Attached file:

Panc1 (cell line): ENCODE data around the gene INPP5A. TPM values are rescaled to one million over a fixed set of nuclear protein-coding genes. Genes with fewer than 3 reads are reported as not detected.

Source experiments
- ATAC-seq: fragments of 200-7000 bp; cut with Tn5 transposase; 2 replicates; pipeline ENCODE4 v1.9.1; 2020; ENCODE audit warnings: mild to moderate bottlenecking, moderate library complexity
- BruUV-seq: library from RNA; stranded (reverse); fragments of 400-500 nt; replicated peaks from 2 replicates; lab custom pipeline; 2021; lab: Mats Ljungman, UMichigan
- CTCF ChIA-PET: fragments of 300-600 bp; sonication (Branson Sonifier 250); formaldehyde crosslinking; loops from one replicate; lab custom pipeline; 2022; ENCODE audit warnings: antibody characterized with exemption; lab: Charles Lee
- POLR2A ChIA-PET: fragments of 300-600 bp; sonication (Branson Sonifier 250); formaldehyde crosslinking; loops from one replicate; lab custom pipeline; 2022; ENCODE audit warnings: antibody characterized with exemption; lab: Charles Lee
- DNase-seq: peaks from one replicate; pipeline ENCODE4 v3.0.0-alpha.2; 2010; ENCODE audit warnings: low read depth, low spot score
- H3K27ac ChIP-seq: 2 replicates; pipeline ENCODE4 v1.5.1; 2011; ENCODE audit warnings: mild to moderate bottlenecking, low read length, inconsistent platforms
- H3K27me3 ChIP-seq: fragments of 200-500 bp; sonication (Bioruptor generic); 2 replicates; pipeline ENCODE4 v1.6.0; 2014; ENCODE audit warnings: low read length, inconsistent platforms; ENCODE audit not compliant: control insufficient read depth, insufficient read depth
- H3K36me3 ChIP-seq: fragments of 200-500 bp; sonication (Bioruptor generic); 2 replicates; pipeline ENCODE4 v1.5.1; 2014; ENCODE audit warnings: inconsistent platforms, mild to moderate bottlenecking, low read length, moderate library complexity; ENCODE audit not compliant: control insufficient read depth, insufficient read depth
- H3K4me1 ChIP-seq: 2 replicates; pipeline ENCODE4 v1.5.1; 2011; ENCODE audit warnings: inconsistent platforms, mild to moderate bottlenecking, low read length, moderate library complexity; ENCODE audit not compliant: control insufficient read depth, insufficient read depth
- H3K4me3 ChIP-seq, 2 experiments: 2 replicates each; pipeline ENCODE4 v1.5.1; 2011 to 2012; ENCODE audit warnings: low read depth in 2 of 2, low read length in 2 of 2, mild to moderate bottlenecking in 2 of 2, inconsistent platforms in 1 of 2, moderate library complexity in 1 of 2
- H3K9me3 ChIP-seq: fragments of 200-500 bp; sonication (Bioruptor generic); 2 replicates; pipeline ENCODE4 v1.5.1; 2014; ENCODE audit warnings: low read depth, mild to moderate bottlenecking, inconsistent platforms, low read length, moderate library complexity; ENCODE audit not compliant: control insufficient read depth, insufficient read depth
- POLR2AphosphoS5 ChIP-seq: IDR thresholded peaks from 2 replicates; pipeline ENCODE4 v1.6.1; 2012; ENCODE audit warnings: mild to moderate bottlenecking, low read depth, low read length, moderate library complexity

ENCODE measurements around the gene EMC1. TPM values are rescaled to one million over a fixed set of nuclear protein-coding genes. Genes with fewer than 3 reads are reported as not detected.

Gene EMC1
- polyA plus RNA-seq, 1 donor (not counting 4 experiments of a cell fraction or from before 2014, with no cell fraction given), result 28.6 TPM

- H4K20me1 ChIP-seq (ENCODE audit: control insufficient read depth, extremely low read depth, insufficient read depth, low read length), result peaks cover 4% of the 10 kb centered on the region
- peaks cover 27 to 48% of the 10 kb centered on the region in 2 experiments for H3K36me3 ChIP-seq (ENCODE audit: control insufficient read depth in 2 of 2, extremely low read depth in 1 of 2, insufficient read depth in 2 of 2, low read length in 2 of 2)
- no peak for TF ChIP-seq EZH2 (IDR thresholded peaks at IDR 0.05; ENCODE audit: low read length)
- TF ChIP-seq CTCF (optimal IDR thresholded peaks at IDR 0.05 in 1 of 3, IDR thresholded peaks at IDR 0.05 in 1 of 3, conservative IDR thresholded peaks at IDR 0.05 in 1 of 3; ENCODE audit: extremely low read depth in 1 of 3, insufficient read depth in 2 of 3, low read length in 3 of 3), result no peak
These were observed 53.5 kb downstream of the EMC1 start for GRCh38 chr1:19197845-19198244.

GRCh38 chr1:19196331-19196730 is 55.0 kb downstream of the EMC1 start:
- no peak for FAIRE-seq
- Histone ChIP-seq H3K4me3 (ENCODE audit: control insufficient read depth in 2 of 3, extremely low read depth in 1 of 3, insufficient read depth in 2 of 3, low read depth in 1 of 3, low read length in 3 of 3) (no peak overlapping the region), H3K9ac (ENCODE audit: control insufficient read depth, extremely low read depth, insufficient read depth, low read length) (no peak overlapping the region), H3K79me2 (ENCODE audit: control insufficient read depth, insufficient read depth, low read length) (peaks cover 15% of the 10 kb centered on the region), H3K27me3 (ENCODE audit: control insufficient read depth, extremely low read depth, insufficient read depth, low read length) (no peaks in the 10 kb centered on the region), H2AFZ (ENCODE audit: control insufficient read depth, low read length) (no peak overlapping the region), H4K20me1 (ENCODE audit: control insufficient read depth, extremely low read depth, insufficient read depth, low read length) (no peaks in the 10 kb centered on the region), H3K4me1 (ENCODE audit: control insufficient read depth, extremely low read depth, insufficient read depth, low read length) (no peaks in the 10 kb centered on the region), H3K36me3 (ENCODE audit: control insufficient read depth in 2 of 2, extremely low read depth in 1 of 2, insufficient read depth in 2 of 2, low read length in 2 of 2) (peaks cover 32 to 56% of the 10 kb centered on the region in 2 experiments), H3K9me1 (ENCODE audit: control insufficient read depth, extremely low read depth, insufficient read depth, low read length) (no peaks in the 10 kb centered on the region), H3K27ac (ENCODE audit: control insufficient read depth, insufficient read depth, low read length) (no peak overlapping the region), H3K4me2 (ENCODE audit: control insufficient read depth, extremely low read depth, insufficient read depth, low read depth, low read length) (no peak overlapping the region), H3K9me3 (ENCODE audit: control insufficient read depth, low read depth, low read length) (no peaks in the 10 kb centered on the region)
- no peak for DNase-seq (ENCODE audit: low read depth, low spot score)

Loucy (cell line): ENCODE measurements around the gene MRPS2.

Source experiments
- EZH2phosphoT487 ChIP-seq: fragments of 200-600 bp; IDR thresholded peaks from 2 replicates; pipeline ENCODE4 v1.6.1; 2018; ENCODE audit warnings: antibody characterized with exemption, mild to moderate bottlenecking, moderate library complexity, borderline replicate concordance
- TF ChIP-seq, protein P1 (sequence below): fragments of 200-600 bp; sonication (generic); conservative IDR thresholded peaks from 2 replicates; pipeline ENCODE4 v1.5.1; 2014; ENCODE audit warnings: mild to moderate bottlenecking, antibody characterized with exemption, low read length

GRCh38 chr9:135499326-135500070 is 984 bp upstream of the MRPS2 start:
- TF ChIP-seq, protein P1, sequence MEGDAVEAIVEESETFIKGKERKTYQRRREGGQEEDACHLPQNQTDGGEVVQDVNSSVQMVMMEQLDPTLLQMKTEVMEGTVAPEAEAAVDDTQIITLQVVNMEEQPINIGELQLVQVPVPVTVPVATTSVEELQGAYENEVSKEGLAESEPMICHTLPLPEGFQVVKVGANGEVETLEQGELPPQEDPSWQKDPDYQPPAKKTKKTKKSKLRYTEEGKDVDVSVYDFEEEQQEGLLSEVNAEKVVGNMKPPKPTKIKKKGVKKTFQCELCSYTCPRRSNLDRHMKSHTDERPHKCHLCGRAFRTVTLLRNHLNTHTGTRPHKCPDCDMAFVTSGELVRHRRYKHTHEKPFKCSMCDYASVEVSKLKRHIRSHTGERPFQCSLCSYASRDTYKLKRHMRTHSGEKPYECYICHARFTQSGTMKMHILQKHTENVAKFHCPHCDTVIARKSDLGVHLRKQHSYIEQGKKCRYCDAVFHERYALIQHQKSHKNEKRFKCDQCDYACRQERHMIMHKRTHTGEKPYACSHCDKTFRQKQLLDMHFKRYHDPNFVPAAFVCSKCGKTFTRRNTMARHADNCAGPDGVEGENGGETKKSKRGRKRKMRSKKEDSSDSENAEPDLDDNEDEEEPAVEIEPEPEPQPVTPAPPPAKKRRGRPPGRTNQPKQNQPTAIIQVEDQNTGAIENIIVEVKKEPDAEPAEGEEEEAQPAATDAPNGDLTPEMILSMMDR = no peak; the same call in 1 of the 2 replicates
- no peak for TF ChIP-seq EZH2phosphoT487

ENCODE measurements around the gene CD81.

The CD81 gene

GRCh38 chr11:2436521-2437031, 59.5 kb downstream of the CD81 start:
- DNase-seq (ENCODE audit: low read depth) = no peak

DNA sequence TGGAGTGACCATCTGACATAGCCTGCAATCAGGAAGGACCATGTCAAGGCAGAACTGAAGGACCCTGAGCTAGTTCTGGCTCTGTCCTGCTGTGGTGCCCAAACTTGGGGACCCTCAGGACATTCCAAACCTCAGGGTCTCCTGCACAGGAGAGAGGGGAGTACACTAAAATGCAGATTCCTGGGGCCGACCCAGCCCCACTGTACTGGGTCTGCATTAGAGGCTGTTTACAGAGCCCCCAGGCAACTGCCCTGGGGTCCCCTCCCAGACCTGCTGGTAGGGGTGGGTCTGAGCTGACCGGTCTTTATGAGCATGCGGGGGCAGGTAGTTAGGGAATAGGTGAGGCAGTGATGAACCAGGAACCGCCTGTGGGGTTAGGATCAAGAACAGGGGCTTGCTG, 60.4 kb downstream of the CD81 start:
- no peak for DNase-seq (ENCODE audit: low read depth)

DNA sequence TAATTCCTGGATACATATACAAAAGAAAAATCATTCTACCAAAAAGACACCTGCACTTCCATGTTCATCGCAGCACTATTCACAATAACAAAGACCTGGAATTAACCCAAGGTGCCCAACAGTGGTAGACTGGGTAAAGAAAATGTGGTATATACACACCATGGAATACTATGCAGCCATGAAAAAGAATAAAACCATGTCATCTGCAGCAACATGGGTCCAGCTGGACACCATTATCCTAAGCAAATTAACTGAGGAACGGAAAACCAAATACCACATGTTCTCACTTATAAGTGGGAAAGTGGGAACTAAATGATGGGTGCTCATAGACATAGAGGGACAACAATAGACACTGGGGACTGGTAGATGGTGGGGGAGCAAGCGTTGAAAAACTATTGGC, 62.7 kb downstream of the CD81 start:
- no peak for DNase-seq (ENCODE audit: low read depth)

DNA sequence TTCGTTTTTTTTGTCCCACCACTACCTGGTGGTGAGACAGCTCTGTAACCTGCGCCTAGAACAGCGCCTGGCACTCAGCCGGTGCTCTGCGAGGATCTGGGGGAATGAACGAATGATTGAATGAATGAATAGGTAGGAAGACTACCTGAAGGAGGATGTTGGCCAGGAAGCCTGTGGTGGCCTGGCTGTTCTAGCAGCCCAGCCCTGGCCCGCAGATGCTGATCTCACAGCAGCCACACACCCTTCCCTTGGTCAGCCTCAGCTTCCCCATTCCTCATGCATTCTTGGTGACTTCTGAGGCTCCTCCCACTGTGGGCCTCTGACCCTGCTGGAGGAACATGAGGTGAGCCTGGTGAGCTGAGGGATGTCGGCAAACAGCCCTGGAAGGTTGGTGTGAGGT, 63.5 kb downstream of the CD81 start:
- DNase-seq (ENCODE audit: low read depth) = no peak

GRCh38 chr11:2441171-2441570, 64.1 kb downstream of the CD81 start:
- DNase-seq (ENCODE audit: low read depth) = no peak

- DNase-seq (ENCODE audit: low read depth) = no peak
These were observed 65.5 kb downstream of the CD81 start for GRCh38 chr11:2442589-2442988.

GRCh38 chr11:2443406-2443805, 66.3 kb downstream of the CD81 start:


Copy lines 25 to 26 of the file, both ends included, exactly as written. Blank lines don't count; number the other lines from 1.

- Histone ChIP-seq H3K4me3 (ENCODE audit: control insufficient read depth in 2 of 3, extremely low read depth in 1 of 3, insufficient read depth in 2 of 3, low read depth in 1 of 3, low read length in 3 of 3) (no peak overlapping the region), H3K9ac (ENCODE audit: control insufficient read depth, extremely low read depth, insufficient read depth, low read length) (no peak overlapping the region), H3K79me2 (ENCODE audit: control insufficient read depth, insufficient read depth, low read length) (peaks cover 15% of the 10 kb centered on the region), H3K27me3 (ENCODE audit: control insufficient read depth, extremely low read depth, insufficient read depth, low read length) (no peaks in the 10 kb centered on the region), H2AFZ (ENCODE audit: control insufficient read depth, low read length) (no peak overlapping the region), H4K20me1 (ENCODE audit: control insufficient read depth, extremely low read depth, insufficient read depth, low read length) (no peaks in the 10 kb centered on the region), H3K4me1 (ENCODE audit: control insufficient read depth, extremely low read depth, insufficient read depth, low read length) (no peaks in the 10 kb centered on the region), H3K36me3 (ENCODE audit: control insufficient read depth in 2 of 2, extremely low read depth in 1 of 2, insufficient read depth in 2 of 2, low read length in 2 of 2) (peaks cover 32 to 56% of the 10 kb centered on the region in 2 experiments), H3K9me1 (ENCODE audit: control insufficient read depth, extremely low read depth, insufficient read depth, low read length) (no peaks in the 10 kb centered on the region), H3K27ac (ENCODE audit: control insufficient read depth, insufficient read depth, low read length) (no peak overlapping the region), H3K4me2 (ENCODE audit: control insufficient read depth, extremely low read depth, insufficient read depth, low read depth, low read length) (no peak overlapping the region), H3K9me3 (ENCODE audit: control insufficient read depth, low read depth, low read length) (no peaks in the 10 kb centered on the region)
- no peak for DNase-seq (ENCODE audit: low read depth, low spot score)